This pattern wooed me for not-very-long before I caved and whipped this dress up in what felt like no time. I had a more challenging project on the go, felt like I hit the wall with one part and needed a quick success to give myself a boost. I had this lovely/weird length of fabric (since identified as moss crepe) that was passed on to me in a lucky dip of a suitcase, and that coupled with a piece of fabric from nana’s stash I had dress fabric and lining sorted. Both synthetic, the dark dress fabric has this wonderful depth of colour and a luminosity all at the same time. It also seems to be fairly hard-wearing, a bit of a must given life with small ones can get a bit messy – and I don’t have the time for fussing with laundry tasks…
I picked up this pattern with a number of others, some rather fabulous more challenging ones, this, as you can see is ‘Easy to Sew’. It had been used before, and I love it when a pattern comes with these sorts of ‘extras’, McCall’s Easy Rule.
I don’t love it so much when a pattern has been cut and cellotaped – gah! So I spent some time restoring it before I could use it for the garment I planned. By ‘restoring’ I should say, using the dreaded cellotape to put it right, I know, I know, not ideal.
It was super fast to cut out – except the fabrics, both were like some kind of liquid in the form of a textile, not my favourite to work with. It was a case of laying both fabrics down, pinning to the floor (horray for carpeted floors !) then cutting ever so carefully. I zig-zaged the pieces together, then assembled the dress, easy (bar having to unpick and resew caught fabric in the underarm gusset) – no fit issues, it pretty much went just, well, perfect!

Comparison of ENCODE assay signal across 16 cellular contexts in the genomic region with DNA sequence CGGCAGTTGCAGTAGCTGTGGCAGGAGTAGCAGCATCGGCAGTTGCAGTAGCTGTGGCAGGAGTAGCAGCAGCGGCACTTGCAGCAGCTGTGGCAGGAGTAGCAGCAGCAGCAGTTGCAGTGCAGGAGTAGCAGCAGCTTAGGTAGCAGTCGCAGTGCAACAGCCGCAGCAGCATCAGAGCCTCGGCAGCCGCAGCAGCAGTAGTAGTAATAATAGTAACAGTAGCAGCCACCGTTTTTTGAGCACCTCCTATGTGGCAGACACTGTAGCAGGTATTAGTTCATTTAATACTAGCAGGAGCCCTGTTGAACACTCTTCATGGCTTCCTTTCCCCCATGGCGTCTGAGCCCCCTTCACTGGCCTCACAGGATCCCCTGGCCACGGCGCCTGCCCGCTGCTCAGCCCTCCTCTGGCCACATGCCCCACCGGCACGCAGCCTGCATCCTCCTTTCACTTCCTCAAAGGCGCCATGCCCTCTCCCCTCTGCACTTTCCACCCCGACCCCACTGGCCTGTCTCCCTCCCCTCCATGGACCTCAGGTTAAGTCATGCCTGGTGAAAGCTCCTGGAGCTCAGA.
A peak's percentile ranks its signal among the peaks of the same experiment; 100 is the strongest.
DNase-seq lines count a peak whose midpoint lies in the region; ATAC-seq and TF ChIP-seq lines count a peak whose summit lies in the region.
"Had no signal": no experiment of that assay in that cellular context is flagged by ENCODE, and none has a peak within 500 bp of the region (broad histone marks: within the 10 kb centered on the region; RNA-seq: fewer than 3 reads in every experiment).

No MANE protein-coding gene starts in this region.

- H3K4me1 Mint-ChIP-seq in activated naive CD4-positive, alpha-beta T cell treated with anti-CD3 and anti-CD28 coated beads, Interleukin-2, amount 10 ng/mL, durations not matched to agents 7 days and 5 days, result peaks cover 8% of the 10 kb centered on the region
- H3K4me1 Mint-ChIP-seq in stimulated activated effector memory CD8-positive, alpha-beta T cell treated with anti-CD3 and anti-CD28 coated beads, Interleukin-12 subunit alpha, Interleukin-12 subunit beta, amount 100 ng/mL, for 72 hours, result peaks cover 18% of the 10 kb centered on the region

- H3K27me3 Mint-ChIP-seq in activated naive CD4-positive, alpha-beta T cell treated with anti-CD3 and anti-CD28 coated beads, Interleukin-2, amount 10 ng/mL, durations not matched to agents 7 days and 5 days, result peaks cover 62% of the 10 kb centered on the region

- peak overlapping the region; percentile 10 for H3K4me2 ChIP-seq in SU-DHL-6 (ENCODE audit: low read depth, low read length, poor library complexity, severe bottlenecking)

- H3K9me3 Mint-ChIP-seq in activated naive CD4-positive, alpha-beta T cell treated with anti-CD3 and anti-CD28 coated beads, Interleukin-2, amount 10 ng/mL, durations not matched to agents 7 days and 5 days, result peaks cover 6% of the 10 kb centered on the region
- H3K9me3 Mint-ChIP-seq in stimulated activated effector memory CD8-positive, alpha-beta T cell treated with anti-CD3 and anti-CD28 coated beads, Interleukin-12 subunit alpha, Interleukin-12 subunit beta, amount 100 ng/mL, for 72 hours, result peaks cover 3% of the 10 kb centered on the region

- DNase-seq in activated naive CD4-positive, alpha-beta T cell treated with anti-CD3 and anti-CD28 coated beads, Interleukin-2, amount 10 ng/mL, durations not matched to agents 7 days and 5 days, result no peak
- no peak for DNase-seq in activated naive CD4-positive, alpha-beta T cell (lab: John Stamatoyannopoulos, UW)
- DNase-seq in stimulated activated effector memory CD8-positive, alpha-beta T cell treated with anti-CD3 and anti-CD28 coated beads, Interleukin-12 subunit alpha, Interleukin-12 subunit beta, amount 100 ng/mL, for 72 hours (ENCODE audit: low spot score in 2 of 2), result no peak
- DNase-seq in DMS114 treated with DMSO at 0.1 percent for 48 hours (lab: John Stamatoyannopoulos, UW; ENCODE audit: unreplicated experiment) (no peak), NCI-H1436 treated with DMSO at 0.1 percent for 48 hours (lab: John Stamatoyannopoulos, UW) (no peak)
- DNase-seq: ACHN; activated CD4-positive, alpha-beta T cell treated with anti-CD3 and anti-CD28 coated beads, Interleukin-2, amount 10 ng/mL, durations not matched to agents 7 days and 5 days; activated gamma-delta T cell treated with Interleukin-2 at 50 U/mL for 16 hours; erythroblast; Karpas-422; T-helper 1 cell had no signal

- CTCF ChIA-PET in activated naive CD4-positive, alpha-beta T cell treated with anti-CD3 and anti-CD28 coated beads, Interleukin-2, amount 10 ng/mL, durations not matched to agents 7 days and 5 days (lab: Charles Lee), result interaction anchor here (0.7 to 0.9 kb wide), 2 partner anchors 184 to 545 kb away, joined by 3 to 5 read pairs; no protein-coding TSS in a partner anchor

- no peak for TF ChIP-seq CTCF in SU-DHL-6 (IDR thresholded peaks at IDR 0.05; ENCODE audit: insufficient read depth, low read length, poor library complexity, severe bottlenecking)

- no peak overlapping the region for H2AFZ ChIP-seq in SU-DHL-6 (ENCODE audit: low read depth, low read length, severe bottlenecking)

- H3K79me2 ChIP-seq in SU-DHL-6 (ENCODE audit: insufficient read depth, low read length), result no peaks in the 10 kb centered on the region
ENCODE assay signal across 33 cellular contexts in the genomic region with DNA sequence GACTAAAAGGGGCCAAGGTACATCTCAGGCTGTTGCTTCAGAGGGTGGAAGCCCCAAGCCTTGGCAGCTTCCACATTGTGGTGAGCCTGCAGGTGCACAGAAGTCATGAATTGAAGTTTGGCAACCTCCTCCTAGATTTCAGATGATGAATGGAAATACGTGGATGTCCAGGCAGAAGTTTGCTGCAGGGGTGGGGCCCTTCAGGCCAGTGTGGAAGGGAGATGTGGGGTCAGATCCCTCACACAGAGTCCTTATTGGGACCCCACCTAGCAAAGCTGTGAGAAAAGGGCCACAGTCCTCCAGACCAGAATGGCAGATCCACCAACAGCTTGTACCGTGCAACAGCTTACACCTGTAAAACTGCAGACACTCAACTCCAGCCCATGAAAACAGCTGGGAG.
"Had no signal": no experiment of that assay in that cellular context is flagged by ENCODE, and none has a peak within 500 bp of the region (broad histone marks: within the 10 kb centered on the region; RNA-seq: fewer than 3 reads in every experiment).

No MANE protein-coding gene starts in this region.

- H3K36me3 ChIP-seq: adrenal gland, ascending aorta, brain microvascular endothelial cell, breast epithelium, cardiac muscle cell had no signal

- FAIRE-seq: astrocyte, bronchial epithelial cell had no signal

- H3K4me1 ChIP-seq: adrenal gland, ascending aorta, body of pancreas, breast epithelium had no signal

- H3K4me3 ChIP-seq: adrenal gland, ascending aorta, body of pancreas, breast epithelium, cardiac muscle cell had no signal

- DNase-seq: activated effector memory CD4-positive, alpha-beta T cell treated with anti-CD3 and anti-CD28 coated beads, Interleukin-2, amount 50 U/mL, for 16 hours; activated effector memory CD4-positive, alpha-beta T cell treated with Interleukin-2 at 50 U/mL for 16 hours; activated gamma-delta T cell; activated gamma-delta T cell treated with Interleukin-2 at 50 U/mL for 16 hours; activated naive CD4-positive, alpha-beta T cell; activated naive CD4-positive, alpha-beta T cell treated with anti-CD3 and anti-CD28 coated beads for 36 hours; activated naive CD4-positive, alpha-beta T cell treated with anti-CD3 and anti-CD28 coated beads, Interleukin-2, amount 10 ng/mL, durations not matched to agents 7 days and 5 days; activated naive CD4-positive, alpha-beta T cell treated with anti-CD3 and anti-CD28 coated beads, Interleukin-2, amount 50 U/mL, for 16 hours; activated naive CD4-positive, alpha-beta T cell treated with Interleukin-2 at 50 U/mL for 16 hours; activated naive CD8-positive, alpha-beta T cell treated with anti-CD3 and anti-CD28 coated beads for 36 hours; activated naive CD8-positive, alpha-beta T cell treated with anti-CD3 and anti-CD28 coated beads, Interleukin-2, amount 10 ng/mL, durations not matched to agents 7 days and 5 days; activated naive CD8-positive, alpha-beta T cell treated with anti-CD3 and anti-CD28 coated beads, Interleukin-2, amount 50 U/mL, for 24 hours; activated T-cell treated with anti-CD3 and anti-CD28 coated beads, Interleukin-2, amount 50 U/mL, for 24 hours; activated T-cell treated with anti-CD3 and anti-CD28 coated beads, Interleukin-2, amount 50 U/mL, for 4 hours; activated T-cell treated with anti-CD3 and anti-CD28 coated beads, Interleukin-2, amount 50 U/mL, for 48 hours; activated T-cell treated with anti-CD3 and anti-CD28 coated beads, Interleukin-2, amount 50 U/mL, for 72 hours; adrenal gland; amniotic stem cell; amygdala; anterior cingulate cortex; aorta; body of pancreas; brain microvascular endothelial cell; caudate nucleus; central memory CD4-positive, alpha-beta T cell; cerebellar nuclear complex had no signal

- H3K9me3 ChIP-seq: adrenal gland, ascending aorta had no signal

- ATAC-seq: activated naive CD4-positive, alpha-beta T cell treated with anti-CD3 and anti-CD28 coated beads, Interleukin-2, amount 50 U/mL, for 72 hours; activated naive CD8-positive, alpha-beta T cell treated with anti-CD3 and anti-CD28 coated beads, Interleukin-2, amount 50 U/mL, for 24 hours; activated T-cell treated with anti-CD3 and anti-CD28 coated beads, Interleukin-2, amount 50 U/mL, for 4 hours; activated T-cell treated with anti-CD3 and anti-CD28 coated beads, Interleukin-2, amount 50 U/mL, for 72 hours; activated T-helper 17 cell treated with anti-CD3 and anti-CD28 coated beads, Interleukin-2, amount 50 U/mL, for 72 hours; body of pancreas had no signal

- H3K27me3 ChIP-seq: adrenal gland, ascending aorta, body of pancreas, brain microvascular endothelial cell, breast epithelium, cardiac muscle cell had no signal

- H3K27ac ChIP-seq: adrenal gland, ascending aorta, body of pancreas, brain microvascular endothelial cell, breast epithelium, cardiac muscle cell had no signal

Action shot, joining the bodcie and skirt.
Perfect….until it came to hemming the skirt!! I let it hang for a few days, and as you can see the hem was out about 100mm at some points, this was even with me obsessively pinning and measuring to define the skirt length and keeping the fabric pinned together ! Sewing Nightmare.
So, when it came to actually hemming, I was all, “What would Claire Shaeffer do?” “She’d hand baste that sucker together and make it work!” So that’s what I did
I love hand basting, it’s speedy and now it’s my go-to technique, I use it to check fit, and it’s saving me time, especially with projects like this one.
It’s hard to see, but I used some vintage red thread from my stash, as it is thick and easy to use, hemmed it, tried it on, then let it hang again. This was ok because I was working out what I’d do with the neck line, the pattern illustration has a pretty detail at the neckline, and I was stepping out of my ‘non embelishing’ comfort zone by trying a bias strip in black. I know it’s not that adventurous really, but it felt like it at the time! Is it too much??
Here it is sans embellishment, just a nice slim belt and a petticoat.
The thin bias strip was great, I think it works really well, and I love this dress! I wore it on Fashion Revolution Day with happiness (it was that long ago since I have made it!)
Twirl that skirt!
Please excuse the pale face, life has been busy and stressful lately, so not much sewing and not much sunshine! But take a look at that neckline, I’m so glad I went for the subtle embellishment.
Oh and that pocket. I love pockets more with each new garment. I can’t live without them now.
And my favourite new-old shoes! Thanks David Elman for another stylish pair, 1980s I think, another good op shop find.
lovely dress, the colour is a great shade on you. the bias detail is perfect
It’s gorgeous! I love that fabric.
On a side note, where did you get the petticoat? It’s just the size I am looking for to wear under a vintage dress.
Thank you for your comment! Actually, I found the petticoat at an op shop, it is one of those three tiered retro petticoats, it has no label, but I’m sure they’re available online. I have a couple of vintage ones too, and I have replaced the elastic in one, and notice one of the has been taken up, so they can be altered to fit!
If you are DIY, this is an excellent tutorial: